21 August 2019

Food, glorious food and its history at Kew

From displays of exotic edible plants to a botanical restaurant, food has featured significantly in the history of the museums at Kew.

By Jess Conway

Economic Botany Collection items on display in Museum Number One

Kew's ugliest museum?

Directly opposite the Palm House, on the other side of the pond, stands The Botanical restaurant. This building has existed as part of the gardens in various guises since 1856 and its history provides an insight into a very different side of Kew, filled with intriguing ingredients.

Plan of Museum Number One by HM Office of Works, April 1880
Plan of Museum Number One by HM Office of Works, April 1880 (Document ref: A/11/6).

Built in 1856, the museum was the first purpose-made building on site at Kew. In his book The History of The Royal Botanic Gardens, Kew, Ray Desmond notes however that the building was not very well received:

It was designed by [Decimus] Burton in what Nikolaus Pevsner disparagingly described as “utilitarian minimum-classical” style.

The Gardeners’ Chronicle for 1856 was more forthright:

"Seen from the road...it is frightful, seen from the garden it is mean as well as misplaced.” Sir Joseph Paxton thought that “it resembled a third-rate lodging house."

Many visitors were members of the public who were perhaps more used to the gardens as simply a pleasant diversion and now were able to see all the ways in which plants were used for science, trade, and commerce.

Researchers and scientists also frequented the museums to find information in support of their area of study.

The museum displayed a range of fascinating, unusual, and even delicious items from Kew’s Economic Botany Collection, some of which you probably eat regularly yourself, and some of which you hopefully don’t.

Museum visitors book outside cover
Museum visitors book, 1959. © RBG Kew.
Visitors write their reasons for viewing the collections in a museum visitors book. © RBG Kew.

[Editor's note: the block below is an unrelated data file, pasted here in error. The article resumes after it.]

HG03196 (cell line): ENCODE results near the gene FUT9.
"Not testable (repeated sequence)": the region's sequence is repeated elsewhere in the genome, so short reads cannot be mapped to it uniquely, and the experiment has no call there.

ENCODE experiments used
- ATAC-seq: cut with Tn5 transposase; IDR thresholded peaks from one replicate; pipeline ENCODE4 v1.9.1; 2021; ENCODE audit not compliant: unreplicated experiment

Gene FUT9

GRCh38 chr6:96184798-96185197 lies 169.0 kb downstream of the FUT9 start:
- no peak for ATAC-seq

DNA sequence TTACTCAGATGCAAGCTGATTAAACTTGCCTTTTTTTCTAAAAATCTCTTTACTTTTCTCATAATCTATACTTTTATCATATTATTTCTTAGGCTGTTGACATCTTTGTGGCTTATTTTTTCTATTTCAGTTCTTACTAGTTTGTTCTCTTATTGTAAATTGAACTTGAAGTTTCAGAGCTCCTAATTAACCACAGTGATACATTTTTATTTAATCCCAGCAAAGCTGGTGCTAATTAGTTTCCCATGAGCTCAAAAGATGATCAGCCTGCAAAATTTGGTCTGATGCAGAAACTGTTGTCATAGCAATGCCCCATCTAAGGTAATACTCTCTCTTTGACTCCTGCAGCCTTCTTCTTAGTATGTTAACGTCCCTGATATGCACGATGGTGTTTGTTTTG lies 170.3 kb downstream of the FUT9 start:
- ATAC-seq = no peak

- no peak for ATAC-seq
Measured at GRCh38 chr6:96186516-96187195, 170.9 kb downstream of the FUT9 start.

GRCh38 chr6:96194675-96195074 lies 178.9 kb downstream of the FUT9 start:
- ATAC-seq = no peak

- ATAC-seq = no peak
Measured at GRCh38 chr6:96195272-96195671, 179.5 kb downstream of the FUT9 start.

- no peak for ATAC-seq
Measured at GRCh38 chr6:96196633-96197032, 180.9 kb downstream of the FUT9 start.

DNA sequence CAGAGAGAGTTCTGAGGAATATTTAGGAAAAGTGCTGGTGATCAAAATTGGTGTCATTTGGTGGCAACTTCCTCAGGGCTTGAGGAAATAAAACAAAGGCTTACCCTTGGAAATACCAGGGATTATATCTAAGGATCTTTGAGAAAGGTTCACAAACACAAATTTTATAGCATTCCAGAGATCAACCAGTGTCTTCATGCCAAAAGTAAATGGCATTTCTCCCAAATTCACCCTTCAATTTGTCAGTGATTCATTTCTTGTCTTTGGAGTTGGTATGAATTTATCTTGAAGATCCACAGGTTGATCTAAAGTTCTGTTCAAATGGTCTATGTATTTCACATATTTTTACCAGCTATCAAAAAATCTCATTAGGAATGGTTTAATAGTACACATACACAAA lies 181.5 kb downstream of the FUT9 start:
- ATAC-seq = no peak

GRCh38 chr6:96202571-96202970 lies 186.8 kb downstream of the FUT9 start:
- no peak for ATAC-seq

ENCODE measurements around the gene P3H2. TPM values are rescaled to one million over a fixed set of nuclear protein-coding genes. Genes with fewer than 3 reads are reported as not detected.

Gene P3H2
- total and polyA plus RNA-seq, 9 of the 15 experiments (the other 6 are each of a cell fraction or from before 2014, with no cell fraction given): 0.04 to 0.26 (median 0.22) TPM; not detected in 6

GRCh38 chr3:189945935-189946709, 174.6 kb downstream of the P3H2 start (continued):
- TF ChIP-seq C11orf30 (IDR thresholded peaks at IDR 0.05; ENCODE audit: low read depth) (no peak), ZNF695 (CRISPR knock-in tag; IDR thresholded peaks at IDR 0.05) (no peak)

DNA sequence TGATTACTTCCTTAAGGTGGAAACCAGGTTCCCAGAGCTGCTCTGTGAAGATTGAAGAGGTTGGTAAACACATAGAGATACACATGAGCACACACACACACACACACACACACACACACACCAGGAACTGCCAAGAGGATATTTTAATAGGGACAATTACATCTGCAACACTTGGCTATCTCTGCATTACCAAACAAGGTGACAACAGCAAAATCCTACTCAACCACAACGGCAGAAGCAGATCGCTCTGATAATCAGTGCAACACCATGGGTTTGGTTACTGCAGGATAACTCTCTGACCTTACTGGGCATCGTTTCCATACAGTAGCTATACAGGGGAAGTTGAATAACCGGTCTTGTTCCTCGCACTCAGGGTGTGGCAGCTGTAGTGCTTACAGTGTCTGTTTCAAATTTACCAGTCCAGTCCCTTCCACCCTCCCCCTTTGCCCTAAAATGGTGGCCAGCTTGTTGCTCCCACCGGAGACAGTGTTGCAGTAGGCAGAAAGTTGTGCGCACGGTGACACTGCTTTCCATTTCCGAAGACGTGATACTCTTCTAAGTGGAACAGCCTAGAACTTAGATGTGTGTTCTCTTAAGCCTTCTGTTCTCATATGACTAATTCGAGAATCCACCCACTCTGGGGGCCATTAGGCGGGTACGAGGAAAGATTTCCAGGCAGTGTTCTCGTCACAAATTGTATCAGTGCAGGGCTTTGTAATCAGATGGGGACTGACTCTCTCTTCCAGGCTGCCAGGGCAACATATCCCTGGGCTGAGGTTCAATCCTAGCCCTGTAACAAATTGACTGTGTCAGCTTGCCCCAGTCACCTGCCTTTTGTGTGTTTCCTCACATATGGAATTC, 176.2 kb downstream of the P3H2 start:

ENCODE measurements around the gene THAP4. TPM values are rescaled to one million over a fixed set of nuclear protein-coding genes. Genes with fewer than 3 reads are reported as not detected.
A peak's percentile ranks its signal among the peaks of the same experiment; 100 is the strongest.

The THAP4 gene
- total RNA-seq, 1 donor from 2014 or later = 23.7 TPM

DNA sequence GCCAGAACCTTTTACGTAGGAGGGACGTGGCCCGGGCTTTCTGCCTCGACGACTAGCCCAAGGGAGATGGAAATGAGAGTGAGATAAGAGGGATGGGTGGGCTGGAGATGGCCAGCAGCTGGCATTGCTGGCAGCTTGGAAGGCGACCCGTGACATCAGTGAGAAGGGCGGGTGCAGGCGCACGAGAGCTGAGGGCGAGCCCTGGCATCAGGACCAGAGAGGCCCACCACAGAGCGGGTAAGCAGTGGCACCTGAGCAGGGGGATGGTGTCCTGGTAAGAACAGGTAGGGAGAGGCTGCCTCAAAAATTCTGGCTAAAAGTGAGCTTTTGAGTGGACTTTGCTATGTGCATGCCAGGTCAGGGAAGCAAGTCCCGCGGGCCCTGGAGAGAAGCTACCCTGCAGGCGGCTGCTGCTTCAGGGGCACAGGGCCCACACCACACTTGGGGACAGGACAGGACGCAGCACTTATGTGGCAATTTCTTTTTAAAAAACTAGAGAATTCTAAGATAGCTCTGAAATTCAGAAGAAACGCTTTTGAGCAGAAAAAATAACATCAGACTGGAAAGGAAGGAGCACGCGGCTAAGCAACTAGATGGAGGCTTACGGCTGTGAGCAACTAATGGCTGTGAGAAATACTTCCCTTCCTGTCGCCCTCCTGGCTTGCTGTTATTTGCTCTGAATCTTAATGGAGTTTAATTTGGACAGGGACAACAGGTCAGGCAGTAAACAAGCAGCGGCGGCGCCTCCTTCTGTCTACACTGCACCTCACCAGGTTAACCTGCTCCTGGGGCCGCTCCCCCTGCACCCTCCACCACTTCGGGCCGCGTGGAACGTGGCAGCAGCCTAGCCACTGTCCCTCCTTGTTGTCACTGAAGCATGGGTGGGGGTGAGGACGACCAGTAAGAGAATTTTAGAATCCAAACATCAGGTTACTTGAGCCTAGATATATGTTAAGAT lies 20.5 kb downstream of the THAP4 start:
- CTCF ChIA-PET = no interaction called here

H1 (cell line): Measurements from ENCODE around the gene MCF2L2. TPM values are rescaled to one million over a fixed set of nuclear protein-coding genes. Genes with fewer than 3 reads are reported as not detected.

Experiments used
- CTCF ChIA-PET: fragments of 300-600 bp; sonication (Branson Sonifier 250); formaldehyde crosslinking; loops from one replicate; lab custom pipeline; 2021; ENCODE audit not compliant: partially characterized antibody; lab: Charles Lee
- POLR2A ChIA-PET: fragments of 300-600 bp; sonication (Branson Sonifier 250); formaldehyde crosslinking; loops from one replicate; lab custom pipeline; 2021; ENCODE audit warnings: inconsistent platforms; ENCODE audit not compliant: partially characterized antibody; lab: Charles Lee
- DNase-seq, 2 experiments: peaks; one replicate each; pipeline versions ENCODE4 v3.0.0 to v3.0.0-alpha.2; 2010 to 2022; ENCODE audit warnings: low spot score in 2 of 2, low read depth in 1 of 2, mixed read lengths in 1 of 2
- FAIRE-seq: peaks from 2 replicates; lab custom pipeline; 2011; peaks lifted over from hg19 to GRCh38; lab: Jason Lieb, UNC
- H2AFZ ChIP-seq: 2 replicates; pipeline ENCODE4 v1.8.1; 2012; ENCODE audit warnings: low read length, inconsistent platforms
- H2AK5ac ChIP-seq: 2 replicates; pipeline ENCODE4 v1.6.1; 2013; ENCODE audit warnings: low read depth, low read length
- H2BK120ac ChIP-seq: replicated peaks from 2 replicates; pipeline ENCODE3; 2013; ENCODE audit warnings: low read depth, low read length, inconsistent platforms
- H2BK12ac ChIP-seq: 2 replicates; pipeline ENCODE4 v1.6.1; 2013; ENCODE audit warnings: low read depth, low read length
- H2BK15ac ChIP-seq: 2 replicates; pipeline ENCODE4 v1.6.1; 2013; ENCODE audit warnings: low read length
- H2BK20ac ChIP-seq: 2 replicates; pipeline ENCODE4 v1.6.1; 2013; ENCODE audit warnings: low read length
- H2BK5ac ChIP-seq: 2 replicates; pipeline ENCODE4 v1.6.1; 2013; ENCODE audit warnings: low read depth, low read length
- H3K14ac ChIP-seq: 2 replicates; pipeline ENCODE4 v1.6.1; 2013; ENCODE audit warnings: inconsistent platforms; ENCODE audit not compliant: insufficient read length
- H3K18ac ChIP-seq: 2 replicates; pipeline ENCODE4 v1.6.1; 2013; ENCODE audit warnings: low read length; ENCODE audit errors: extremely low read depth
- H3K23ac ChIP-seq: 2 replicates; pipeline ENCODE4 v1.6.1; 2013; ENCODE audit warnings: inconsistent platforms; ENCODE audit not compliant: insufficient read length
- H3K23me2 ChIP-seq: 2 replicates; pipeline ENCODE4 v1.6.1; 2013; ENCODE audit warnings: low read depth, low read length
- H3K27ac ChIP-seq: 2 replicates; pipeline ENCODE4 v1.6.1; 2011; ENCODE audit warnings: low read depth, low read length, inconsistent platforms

Food for thought

The first edition of the general museum guidebook contains annotations by Alexander Smith, then the Curator of the Economic Botany Collection, in which missed items or new acquisitions are included. The displays included numerous edible items such as berries, oils, nuts and teas.

Display cases inside filled with exhibits inside the museum
The historic interior of Museum Number One. © RBG Kew.

Other unusual items displayed include the snake gourd, bread-fruit, types of algae and seaweed that can create gelatine and even specimens of macaroni. Dangerous foodstuffs were also included; in the image below you can see an annotation for poisoned honey from an Azalea, a type of Rhododendron.

Annotations shown alongside a page from Kew's museum guide book
An annotated extract from the first edition of Kew’s museum guide book, 1855. © RBG Kew.

It is interesting to note how pervasive a theme food is in the history of Kew’s museums, from these first displays of exotic edible items to the building’s current incarnation as The Botanical restaurant.

From May to November 2013 Kew held a festival called ‘Incredibles – A Voyage Through Surprising Edible Plants’ in which visitors to the gardens could learn about all the different edible plants growing at Kew.

For the festival, the pond opposite the Museum Number One building was turned into a giant fruit salad bowl, with visitors able to sail on boats shaped like melons into the centre of the pond, where they would discover a giant pineapple and a hidden banana grotto.

The Botanical restaurant today

Today, the building stands as a reminder of the fascinating, diverse history of the gardens over the centuries.

Inside The Botanical are several displays of artefacts from the economic botany collections that connect to food and drink, reminding us of the building’s history as well as of the indispensable roles that plants play in our everyday lives.

The Botanical’s menu centres around the inclusion of herbs, plants and flowers grown and hand-picked from within the gardens, as well as locally foraged ingredients. Many ingredients will be sourced from the Kew Kitchen Garden, which in Georgian times would have provided food for the members of the royal family who lived in Kew Palace.

As well as eating the tasty produce of the kitchen garden, visitors can come to see the growing vegetables and plants and gain inspiration for growing their own incr-edibles at home.

The Botanical afternoon tea

Eating and drinking

Discover the wide variety of cafés and restaurants at Kew Gardens.

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